Dozens of young adults born via sperm or egg donation will be able to find out their biological origins in the coming weeks, with the first just days away from being able to apply to find out more information about their donors, health officials have said.
Changes to the donor anonymity law will mean that most donor-conceived young adults born after a certain date will be able to track down the people whose donations led to their conception.
The first people will become eligible to apply to the UK fertility regulator, the Human Fertilisation and Embryology Authority (HFEA), for this information in October.
The regulator said that around 30 donor-conceived 18-year-olds will become eligible to find their donor between October and December.
This includes their donor’s full name, date of birth and their last known address.
Data from the HFEA shows that by the end of 2024, more than 700 donor-conceived people will be able to request identifying information about their donor, should they wish, it added.
And by 2030, 11,427 young people will be able to request identifying information about their donor.
The HFEA has launched a new campaign – Who is My Donor – to raise awareness of the change and encourage donors to ensure their data is up to date with their clinic as the first young adults apply for information.
“An egg or sperm donation made 18 years ago could rightly feel like a distant memory for some, and forgetting to update contact details is easily done. However, giving the correct information to the donor-conceived person and notifying the donor an application has been made, can help facilitate successful communication and may reduce any emotional impact,” said Rachel Cutting, director of information and compliance at the HFEA.
“One quick email or phone call by a donor to the clinic where they donated, or to the HFEA, can make a huge difference to a donor-conceived person’s life.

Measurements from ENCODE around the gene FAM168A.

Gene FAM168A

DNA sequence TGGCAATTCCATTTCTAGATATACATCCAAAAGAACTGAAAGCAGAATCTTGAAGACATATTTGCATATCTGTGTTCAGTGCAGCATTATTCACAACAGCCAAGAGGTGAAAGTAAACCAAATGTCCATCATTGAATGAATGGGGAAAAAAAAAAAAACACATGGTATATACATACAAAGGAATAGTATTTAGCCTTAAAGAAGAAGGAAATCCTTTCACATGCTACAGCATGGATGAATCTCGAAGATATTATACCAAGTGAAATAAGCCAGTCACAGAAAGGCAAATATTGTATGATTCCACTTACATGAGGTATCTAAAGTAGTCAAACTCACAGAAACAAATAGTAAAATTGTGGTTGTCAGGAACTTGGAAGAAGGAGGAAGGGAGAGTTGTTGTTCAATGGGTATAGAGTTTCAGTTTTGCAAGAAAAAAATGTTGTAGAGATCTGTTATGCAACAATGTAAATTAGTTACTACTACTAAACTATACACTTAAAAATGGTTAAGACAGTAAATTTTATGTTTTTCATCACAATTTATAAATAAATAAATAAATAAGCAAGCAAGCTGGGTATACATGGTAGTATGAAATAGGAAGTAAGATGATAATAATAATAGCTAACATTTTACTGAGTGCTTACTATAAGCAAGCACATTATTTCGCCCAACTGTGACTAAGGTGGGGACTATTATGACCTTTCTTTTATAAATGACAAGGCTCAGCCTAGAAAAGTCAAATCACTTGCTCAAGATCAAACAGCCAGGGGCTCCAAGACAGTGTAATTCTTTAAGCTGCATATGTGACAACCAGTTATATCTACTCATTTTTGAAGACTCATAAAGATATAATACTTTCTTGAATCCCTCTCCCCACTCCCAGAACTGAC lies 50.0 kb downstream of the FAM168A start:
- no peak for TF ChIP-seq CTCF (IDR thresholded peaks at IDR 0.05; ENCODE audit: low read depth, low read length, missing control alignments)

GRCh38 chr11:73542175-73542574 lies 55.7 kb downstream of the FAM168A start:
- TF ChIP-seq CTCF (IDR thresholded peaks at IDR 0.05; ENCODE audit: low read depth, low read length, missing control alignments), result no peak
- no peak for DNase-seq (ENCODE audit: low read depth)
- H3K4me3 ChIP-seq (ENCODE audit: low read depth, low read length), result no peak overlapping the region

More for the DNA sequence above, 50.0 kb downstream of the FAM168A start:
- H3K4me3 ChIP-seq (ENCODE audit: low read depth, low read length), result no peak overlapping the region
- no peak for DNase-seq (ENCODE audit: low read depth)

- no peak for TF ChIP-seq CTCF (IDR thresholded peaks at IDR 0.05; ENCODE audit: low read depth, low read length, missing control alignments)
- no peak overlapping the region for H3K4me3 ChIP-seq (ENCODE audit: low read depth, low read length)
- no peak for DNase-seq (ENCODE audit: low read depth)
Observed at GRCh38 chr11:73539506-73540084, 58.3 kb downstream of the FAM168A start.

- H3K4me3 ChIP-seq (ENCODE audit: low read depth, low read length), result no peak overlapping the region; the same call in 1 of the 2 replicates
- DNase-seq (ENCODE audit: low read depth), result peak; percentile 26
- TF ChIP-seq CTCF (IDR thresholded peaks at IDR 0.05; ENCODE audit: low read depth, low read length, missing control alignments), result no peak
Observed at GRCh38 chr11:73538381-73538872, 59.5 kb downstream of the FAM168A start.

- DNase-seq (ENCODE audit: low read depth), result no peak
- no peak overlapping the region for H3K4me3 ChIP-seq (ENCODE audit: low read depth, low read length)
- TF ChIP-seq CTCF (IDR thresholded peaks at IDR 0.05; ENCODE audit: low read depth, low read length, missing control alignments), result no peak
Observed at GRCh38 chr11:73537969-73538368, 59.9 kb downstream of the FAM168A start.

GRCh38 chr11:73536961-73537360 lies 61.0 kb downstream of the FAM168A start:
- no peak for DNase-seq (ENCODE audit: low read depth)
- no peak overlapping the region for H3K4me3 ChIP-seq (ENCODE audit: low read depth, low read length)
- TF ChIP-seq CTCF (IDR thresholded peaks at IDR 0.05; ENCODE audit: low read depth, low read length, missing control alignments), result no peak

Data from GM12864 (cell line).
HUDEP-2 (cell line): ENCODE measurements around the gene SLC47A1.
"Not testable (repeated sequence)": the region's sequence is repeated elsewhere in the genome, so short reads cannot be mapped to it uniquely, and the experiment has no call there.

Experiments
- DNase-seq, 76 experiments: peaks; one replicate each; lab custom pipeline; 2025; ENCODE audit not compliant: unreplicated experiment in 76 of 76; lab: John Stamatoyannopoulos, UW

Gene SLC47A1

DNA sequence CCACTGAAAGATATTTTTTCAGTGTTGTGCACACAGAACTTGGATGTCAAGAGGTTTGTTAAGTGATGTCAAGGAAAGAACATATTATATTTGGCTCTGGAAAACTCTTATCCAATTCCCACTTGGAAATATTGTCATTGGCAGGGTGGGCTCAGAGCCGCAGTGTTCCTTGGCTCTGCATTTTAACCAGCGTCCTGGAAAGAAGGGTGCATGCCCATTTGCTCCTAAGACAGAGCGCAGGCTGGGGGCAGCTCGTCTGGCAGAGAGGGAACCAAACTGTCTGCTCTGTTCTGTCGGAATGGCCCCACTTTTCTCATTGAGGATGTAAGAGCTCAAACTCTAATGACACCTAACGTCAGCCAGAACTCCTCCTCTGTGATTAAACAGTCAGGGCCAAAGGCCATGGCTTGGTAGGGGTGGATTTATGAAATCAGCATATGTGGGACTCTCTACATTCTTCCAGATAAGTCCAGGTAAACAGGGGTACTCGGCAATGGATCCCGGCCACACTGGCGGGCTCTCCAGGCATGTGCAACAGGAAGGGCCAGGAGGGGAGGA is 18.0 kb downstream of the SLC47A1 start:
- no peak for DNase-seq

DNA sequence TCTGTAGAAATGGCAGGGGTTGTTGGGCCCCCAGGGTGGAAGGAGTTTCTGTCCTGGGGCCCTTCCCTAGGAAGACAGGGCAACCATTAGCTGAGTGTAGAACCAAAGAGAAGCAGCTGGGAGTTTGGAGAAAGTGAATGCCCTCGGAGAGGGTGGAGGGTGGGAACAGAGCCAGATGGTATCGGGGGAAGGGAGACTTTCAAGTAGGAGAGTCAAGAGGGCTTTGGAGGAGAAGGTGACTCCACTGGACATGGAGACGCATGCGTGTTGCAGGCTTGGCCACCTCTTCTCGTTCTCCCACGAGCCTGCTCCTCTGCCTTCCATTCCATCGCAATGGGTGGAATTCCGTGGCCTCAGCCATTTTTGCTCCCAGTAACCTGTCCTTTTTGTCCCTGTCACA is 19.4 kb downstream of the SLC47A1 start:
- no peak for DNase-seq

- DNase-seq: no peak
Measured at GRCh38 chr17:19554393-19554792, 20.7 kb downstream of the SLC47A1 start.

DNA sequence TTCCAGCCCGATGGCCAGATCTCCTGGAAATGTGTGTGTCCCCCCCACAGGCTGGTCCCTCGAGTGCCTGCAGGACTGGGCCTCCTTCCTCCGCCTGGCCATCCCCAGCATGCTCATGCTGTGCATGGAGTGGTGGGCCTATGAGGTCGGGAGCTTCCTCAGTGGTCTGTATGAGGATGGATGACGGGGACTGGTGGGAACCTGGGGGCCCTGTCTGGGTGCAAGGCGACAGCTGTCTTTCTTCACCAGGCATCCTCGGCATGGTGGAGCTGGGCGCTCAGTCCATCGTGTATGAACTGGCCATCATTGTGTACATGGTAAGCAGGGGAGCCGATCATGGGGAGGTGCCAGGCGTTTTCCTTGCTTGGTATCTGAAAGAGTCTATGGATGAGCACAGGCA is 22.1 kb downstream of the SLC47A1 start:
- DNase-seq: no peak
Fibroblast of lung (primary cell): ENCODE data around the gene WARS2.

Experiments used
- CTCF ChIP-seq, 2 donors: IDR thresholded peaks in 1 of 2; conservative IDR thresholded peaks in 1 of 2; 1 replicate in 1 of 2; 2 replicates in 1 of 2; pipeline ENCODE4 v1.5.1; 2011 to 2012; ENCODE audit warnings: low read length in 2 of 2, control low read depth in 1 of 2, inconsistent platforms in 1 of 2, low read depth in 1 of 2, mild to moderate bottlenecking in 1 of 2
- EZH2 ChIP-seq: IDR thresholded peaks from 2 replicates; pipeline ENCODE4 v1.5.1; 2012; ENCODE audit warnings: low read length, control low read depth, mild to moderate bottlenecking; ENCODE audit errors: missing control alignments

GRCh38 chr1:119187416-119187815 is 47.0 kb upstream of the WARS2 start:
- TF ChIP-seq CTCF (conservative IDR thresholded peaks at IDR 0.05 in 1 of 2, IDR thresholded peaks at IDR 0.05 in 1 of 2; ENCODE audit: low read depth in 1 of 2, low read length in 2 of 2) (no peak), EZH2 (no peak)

“We hope the #WhoIsMyDonor campaign removes barriers to contact, and ensures all those affected by donor conception have the best possible outcome.”
Dr Marta Jansa Perez, of the British Fertility Society, added: “This is a very important landmark for those people who were conceived by the use of donor eggs or sperm since 2005 as when they reach 18 they will be able to receive identifiable information about their donors.
“The British Fertility Society would like to encourage all donors to get back in touch with the clinic where they donated or to contact the HFEA to ensure that their contact details are up to date, so that donor conceived people can have information on their genetic origins if they so wish to.”
Professor Jackson Kirkman-Brown, chair of the Association for Reproductive and Clinical Scientists (ARCS), said: “This is a very important time for young adults who were conceived by the use of donor sperm or eggs. Many will hope to find out more about their donors as they reach 18. ARCS therefore urge all donors to get in touch with the clinic where they donated or to contact the HFEA to ensure that their contact details are up to date.
“There are now many other ways that a donor could be identified such as home ancestry tests and historic donors will usually not have had information and support around this – we therefore encourage them to reach out now and get the accurate guidance, support and information they require and deserve.
“Being a donor is an incredible gift and alongside the sector ARCS are keen to recognise and support those who enable people to have the families they desire.”